Greening raids budget for free schools to help fund £1.3bn education bail-out
FREE schools face a budget raid to help fund a £1.3 billion cash injection for other schools after the Treasury refused to release any extra funds.
Ministers are using money for the Government’s flagship free school programme – some of which would have been for new grammars – to increase the amount of cash for all schools.
Justine Greening, the Education Secretary, said that the extra money was needed desperately to address the issue of school funding, which had been raised on the doorstep during the Tories’ election campaign.
She said the £1.3billion would all be made from “efficiencies and savings” in the Department for Education’s (DFE) budget, an admission that her bid to the Chancellor for extra cash was unsuccessful.
Just before the election, the DFE was handed an extra £320million by the Treasury to build 140 new free schools, some of which would have been used to set up grammars. But last month Miss Greening said that Government had axed plans to lift the ban on grammars, meaning that no new selective schools would be built. She told the Commons yesterday that while she “remains committed” to the free schools programme, 30 of the 140 currently planned will now be delivered through local authorities, saving £280 million by 2020.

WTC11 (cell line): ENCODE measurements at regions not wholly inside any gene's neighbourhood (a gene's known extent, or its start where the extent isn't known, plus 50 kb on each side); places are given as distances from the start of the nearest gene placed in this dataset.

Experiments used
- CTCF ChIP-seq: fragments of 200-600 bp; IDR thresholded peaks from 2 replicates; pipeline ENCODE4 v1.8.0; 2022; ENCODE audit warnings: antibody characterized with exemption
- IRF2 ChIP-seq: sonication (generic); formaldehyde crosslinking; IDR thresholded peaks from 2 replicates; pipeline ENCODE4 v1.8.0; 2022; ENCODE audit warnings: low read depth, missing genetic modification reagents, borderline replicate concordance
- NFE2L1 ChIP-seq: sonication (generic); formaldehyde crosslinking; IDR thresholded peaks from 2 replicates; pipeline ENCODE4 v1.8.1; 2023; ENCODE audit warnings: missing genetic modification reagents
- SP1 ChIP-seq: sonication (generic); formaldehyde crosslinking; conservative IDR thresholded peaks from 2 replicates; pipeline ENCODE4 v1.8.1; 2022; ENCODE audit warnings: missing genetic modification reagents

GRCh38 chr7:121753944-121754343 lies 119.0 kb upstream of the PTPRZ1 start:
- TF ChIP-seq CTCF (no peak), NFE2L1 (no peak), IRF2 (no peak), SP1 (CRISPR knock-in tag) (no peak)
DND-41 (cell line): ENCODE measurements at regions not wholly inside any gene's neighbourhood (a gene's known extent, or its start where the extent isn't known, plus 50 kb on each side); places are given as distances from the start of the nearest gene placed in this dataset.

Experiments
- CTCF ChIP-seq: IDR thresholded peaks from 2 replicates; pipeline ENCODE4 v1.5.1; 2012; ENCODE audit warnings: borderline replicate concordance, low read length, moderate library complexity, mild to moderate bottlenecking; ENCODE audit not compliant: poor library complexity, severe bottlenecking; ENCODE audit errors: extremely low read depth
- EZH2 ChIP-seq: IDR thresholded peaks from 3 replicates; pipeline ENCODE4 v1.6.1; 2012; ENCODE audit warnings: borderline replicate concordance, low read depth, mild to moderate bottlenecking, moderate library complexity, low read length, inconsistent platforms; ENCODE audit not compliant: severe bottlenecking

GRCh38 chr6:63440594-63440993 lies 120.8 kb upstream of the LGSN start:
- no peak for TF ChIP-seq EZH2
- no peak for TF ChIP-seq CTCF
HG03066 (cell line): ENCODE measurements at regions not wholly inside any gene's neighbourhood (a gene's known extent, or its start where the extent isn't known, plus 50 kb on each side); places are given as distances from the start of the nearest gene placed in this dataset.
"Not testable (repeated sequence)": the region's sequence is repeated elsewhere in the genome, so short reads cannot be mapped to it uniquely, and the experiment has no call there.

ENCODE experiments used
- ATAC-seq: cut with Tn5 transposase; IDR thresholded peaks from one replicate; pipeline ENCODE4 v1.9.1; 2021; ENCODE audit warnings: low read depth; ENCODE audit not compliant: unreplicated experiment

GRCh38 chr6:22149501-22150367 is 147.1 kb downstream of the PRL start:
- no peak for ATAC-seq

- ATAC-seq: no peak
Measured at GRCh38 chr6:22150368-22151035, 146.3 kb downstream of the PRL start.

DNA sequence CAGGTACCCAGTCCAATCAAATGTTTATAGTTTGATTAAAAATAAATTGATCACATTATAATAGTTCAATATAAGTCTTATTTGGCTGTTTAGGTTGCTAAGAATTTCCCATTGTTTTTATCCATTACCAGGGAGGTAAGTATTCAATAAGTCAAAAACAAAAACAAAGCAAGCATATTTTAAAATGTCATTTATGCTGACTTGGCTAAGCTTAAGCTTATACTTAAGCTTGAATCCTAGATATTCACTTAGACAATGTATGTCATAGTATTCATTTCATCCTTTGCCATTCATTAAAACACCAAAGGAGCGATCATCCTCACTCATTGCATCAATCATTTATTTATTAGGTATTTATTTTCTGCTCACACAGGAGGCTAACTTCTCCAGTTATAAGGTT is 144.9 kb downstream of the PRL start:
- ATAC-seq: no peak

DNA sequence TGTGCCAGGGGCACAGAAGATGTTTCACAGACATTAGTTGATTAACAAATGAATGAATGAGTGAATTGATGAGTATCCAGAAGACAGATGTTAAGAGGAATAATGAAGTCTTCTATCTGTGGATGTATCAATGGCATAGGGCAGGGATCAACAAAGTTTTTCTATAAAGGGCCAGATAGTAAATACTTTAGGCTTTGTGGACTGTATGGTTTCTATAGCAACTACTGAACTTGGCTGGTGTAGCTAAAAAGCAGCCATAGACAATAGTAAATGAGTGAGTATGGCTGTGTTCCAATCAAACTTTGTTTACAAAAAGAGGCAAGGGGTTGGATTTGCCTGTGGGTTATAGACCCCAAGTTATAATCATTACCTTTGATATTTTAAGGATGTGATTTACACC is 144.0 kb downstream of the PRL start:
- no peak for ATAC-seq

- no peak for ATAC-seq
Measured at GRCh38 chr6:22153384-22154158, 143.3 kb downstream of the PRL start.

It follows reports that the Government was looking to drop its free school programme altogether, amid concerns they are too expensive.
Miss Greening also confirmed plans to introduce a national funding formula, aiming to ensure money is distributed more fairly across the country, from 2018-19. A further £420 million would be found from the main schools capital budget – the majority of which would come from healthy pupils capital funding, which was going to be used for new sports facilities. Making the announcement, Miss Greening told MPS the Government had recognised people’s concerns during the general election about the “overall level of funding in schools, as well as its distribution”.
Miss Greening said this investment would increase the basic amount of funding for every pupil, with up to 3 per cent more per year per pupil for underfunded schools and a 0.5 per cent increase per pupil for every school. She added it would provide at least £4,800 per pupil for every secondary school.
The Education Secretary also outlined further details on how it would be funded, including that across her department she would reprioritise £250million in 2018/19 and £350million in 2019/20.
Miss Greening said she would redirect £200 million from central programmes, but declined to specify which ones. She also said efficiency experts will be sent to schools with the worst finances.
Angela Rayner, shadow education secretary, said she welcomed the £1.3billion announced by the Government, but said: “Astoundingly, this is all being funded without a penny of new money from the Treasury.”
£4,800 The amount the Education Secretary says this new investment would provide per pupil in every secondary school